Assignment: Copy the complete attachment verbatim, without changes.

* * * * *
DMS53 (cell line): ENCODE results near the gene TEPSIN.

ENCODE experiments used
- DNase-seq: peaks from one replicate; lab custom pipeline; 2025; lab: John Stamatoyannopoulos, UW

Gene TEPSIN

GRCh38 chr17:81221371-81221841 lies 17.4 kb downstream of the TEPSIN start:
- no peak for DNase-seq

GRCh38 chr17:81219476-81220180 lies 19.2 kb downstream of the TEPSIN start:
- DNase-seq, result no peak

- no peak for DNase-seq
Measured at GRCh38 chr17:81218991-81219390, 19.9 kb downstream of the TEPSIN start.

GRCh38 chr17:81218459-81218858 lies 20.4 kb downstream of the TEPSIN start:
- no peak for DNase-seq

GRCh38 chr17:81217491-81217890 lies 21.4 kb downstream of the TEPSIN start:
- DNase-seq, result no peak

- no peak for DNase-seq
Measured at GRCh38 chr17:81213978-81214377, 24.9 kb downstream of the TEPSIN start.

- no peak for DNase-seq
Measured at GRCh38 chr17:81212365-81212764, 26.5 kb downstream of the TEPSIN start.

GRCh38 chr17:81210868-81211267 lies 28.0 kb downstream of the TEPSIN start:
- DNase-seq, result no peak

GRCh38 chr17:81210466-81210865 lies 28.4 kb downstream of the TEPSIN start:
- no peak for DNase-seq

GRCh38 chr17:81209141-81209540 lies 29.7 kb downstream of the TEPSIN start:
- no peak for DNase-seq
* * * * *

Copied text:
DMS53 (cell line): ENCODE results near the gene TEPSIN.

ENCODE experiments used
- DNase-seq: peaks from one replicate; lab custom pipeline; 2025; lab: John Stamatoyannopoulos, UW

Gene TEPSIN

GRCh38 chr17:81221371-81221841 lies 17.4 kb downstream of the TEPSIN start:
- no peak for DNase-seq

GRCh38 chr17:81219476-81220180 lies 19.2 kb downstream of the TEPSIN start:
- DNase-seq, result no peak

- no peak for DNase-seq
Measured at GRCh38 chr17:81218991-81219390, 19.9 kb downstream of the TEPSIN start.

GRCh38 chr17:81218459-81218858 lies 20.4 kb downstream of the TEPSIN start:
- no peak for DNase-seq

GRCh38 chr17:81217491-81217890 lies 21.4 kb downstream of the TEPSIN start:
- DNase-seq, result no peak

- no peak for DNase-seq
Measured at GRCh38 chr17:81213978-81214377, 24.9 kb downstream of the TEPSIN start.

- no peak for DNase-seq
Measured at GRCh38 chr17:81212365-81212764, 26.5 kb downstream of the TEPSIN start.

GRCh38 chr17:81210868-81211267 lies 28.0 kb downstream of the TEPSIN start:
- DNase-seq, result no peak

GRCh38 chr17:81210466-81210865 lies 28.4 kb downstream of the TEPSIN start:
- no peak for DNase-seq

GRCh38 chr17:81209141-81209540 lies 29.7 kb downstream of the TEPSIN start:
- no peak for DNase-seq